The most important asset of the traditional media is not a formal privilege but the assumption that journalists, unlike you and me, have a right to ask questions of perfect strangers on matters of all kinds, and to expect an answer. In a context where the answer is bound to be used dishonestly, this makes no sense.
If I were advising the government at this point, I would suggest a routine policy of “no comment” in response to any question from an employee of News Limited. Obama tried this with Fox News early on, but other news organizations threatened to boycott his press conferences in solidarity and he backed down. That was, I think, a mistake.
When the move to boycott Alan Jones began a week or so ago, the ‘savvy’ conventional wisdom of media experts was that advertisers might pull their ads for a while, but that they would be back as soon the fuss died down. The recent examples of Rush Limbaugh and Kyle Sandilands were cited in support of this claim. I don’t know about Sandilands (is there any info on advertisers who publicly dropped him, then returned?) but I don’t think Limbaugh’s case supports this claim, and the decision of 2GB to run Jones ad-free makes it even more problematic.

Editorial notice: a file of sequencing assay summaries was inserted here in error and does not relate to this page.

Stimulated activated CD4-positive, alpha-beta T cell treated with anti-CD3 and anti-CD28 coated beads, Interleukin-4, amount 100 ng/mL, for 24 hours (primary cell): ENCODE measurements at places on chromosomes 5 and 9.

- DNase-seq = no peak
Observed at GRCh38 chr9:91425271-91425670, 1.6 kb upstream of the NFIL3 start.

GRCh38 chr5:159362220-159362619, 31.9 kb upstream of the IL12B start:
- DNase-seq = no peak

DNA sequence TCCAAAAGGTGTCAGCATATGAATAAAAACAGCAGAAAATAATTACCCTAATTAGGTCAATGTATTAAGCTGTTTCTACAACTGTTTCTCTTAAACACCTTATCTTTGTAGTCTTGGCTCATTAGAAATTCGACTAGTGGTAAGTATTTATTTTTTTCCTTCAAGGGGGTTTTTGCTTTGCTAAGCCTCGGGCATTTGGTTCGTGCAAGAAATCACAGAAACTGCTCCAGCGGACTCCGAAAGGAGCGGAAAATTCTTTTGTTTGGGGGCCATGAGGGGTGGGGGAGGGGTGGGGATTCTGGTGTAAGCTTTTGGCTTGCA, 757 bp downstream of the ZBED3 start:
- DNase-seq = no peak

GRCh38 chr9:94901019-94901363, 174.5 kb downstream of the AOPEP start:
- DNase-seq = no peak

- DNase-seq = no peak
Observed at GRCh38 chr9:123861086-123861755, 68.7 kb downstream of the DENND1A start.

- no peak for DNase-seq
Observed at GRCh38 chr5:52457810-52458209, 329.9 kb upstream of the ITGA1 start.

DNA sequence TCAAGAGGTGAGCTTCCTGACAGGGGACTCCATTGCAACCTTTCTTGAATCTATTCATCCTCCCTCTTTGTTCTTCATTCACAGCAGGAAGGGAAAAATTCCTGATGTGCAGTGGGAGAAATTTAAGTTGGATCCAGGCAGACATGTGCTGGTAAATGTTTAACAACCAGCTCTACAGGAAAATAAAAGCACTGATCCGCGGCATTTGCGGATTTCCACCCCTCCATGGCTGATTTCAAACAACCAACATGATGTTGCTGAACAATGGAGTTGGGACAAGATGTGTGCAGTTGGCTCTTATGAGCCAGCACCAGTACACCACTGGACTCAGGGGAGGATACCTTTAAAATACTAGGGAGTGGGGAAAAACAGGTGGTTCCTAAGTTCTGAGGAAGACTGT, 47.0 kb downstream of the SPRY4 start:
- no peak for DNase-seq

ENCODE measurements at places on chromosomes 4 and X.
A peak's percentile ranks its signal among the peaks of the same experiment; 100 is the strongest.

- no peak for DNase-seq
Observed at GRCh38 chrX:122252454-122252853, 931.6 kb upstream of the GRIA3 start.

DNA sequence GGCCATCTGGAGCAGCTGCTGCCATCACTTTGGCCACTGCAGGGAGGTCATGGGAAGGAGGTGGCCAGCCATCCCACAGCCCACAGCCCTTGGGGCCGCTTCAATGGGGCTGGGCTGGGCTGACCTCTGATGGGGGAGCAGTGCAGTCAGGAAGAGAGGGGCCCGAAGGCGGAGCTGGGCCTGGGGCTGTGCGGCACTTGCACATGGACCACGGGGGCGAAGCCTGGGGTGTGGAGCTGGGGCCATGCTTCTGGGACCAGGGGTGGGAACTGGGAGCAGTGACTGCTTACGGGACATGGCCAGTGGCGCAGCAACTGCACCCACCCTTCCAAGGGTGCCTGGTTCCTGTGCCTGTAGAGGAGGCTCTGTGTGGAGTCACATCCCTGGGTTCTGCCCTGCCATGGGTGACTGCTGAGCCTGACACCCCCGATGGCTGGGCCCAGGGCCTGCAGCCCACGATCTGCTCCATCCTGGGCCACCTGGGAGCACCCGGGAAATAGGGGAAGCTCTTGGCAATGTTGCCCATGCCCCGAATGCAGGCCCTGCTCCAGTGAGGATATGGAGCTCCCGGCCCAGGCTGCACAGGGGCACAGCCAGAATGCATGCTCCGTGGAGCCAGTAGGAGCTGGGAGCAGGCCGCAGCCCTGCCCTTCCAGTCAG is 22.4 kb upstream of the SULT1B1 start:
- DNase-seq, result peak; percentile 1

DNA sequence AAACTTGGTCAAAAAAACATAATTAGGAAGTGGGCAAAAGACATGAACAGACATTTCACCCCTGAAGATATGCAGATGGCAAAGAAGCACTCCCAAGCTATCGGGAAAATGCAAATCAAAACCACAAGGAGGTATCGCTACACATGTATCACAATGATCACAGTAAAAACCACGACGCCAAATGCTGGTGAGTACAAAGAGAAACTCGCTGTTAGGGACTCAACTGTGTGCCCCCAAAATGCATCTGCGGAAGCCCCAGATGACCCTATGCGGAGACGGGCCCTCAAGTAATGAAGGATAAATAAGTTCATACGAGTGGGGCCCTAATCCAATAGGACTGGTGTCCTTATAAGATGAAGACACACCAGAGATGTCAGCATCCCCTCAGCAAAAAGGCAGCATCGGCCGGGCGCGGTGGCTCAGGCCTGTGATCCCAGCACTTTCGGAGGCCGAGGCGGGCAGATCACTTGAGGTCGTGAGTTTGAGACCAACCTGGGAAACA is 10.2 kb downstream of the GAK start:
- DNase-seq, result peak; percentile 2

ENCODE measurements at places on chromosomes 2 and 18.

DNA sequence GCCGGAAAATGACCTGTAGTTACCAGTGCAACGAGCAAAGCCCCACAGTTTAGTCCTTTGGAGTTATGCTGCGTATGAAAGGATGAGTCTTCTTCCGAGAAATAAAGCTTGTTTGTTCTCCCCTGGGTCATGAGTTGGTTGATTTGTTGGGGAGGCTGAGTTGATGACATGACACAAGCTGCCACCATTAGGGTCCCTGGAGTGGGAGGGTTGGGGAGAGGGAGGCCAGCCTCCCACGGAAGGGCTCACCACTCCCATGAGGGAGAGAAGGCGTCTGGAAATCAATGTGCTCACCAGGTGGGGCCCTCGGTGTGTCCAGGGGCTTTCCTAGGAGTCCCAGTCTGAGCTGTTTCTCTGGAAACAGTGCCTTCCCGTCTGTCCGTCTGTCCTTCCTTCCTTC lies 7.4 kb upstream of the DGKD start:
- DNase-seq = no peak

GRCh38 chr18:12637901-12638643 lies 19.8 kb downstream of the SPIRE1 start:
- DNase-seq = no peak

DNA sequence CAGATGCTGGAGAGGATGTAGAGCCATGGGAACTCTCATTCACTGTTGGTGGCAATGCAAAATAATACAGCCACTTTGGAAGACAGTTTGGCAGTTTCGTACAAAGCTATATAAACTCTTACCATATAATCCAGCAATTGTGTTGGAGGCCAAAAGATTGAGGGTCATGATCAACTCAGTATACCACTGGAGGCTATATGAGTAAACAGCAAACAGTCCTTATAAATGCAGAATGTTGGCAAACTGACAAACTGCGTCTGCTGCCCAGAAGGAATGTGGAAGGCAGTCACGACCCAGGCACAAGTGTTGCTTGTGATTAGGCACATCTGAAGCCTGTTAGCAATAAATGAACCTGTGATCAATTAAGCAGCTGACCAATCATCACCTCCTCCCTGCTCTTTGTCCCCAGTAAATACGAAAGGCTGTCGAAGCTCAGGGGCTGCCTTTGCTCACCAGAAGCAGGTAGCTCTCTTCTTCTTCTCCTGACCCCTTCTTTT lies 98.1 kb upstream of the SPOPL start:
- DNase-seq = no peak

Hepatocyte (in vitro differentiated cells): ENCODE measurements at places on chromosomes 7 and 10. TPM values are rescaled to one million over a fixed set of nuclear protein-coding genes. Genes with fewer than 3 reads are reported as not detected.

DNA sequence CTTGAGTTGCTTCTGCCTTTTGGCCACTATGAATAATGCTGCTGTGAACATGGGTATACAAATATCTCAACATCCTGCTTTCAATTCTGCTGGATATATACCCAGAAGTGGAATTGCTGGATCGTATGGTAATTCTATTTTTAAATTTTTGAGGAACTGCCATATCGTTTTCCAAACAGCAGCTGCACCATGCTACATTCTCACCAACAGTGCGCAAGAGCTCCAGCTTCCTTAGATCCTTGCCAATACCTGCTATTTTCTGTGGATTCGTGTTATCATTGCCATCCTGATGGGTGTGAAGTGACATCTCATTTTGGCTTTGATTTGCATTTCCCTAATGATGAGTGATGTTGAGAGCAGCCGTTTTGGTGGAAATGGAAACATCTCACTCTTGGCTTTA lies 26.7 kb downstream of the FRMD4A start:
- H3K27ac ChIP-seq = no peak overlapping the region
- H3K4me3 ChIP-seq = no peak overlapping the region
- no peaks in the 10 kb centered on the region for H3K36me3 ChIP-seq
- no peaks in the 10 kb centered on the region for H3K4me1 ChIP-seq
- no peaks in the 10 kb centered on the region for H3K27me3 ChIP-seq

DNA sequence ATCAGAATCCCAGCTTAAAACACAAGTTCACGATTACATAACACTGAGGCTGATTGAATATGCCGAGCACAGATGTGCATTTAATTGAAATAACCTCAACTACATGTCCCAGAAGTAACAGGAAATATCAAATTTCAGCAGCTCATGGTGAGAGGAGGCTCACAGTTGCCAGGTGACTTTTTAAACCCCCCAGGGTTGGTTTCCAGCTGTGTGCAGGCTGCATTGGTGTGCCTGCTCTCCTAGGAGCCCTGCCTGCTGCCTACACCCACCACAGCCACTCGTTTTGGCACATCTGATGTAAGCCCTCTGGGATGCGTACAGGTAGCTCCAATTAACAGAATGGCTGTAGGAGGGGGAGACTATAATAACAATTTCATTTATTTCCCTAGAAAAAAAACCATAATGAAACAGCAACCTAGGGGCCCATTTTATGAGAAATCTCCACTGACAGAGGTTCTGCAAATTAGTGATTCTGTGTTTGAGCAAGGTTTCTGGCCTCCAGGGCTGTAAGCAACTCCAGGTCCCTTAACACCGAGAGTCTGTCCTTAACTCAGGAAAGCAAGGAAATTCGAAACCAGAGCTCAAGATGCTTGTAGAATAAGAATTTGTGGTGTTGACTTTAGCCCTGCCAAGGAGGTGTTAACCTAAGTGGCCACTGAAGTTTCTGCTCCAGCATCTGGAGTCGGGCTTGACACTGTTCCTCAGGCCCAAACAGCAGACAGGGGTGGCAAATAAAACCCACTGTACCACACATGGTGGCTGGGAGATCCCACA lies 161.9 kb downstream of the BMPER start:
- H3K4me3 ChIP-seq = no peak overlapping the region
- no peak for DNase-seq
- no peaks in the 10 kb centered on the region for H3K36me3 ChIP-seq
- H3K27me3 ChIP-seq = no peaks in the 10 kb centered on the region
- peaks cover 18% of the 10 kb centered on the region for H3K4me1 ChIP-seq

In the US, it seems that, far from returning to Limbaugh, big corporations have concluded that advertising on hate radio of any kind is a losing proposition, now that people outside the immediate audience are paying attention to what they are doing. Far from returning to Limbaugh they are pulling ads across the board, in favor of straight news shows, or away from radio altogether. The new model for hate radio is narrowcasting, as practised by Glenn Beck, who relies on his own merchandise and small advertisers. That’s commercially viable in a country as big as the US, but it ensures that Beck remains a marginal figure, with none of the influence he had in his days with Fox. Limbaugh hangs on, but he’s a much diminished figure, who no longer inspires terror, even among Republicans.